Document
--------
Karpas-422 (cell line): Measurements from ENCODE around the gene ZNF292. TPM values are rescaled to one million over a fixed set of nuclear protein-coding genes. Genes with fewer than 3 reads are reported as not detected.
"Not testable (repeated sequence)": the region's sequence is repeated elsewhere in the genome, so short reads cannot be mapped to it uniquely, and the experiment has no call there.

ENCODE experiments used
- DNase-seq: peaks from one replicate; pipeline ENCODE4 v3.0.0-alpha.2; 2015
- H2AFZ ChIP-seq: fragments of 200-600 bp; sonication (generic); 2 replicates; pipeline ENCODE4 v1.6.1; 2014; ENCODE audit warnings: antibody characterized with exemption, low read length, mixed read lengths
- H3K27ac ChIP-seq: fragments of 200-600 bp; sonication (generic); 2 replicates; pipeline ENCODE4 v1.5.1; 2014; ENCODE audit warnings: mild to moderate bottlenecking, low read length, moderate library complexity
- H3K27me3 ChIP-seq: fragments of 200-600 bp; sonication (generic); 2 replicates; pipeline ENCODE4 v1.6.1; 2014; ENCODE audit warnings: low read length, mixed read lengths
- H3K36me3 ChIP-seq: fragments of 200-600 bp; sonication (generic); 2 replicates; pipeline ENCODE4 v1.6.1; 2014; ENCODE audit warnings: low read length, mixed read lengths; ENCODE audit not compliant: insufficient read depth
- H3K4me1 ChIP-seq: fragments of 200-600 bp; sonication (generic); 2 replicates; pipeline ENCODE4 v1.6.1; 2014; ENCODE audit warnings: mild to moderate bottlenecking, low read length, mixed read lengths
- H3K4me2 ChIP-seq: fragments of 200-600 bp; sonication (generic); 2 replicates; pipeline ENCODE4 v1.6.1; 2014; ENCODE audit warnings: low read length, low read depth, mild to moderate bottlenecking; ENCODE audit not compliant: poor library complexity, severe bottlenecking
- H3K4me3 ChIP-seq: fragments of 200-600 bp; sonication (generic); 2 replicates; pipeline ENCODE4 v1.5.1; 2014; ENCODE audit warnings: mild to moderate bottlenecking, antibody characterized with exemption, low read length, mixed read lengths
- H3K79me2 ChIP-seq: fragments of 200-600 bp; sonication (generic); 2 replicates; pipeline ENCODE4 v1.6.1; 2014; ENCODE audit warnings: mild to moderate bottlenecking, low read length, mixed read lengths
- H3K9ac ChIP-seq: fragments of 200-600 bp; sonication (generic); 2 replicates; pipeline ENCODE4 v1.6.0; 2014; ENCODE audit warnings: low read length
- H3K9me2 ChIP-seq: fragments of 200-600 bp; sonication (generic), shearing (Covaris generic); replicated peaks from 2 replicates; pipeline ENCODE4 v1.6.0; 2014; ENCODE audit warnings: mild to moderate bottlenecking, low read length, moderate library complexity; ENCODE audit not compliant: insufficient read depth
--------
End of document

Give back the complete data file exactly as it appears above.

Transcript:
Karpas-422 (cell line): Measurements from ENCODE around the gene ZNF292. TPM values are rescaled to one million over a fixed set of nuclear protein-coding genes. Genes with fewer than 3 reads are reported as not detected.
"Not testable (repeated sequence)": the region's sequence is repeated elsewhere in the genome, so short reads cannot be mapped to it uniquely, and the experiment has no call there.

ENCODE experiments used
- DNase-seq: peaks from one replicate; pipeline ENCODE4 v3.0.0-alpha.2; 2015
- H2AFZ ChIP-seq: fragments of 200-600 bp; sonication (generic); 2 replicates; pipeline ENCODE4 v1.6.1; 2014; ENCODE audit warnings: antibody characterized with exemption, low read length, mixed read lengths
- H3K27ac ChIP-seq: fragments of 200-600 bp; sonication (generic); 2 replicates; pipeline ENCODE4 v1.5.1; 2014; ENCODE audit warnings: mild to moderate bottlenecking, low read length, moderate library complexity
- H3K27me3 ChIP-seq: fragments of 200-600 bp; sonication (generic); 2 replicates; pipeline ENCODE4 v1.6.1; 2014; ENCODE audit warnings: low read length, mixed read lengths
- H3K36me3 ChIP-seq: fragments of 200-600 bp; sonication (generic); 2 replicates; pipeline ENCODE4 v1.6.1; 2014; ENCODE audit warnings: low read length, mixed read lengths; ENCODE audit not compliant: insufficient read depth
- H3K4me1 ChIP-seq: fragments of 200-600 bp; sonication (generic); 2 replicates; pipeline ENCODE4 v1.6.1; 2014; ENCODE audit warnings: mild to moderate bottlenecking, low read length, mixed read lengths
- H3K4me2 ChIP-seq: fragments of 200-600 bp; sonication (generic); 2 replicates; pipeline ENCODE4 v1.6.1; 2014; ENCODE audit warnings: low read length, low read depth, mild to moderate bottlenecking; ENCODE audit not compliant: poor library complexity, severe bottlenecking
- H3K4me3 ChIP-seq: fragments of 200-600 bp; sonication (generic); 2 replicates; pipeline ENCODE4 v1.5.1; 2014; ENCODE audit warnings: mild to moderate bottlenecking, antibody characterized with exemption, low read length, mixed read lengths
- H3K79me2 ChIP-seq: fragments of 200-600 bp; sonication (generic); 2 replicates; pipeline ENCODE4 v1.6.1; 2014; ENCODE audit warnings: mild to moderate bottlenecking, low read length, mixed read lengths
- H3K9ac ChIP-seq: fragments of 200-600 bp; sonication (generic); 2 replicates; pipeline ENCODE4 v1.6.0; 2014; ENCODE audit warnings: low read length
- H3K9me2 ChIP-seq: fragments of 200-600 bp; sonication (generic), shearing (Covaris generic); replicated peaks from 2 replicates; pipeline ENCODE4 v1.6.0; 2014; ENCODE audit warnings: mild to moderate bottlenecking, low read length, moderate library complexity; ENCODE audit not compliant: insufficient read depth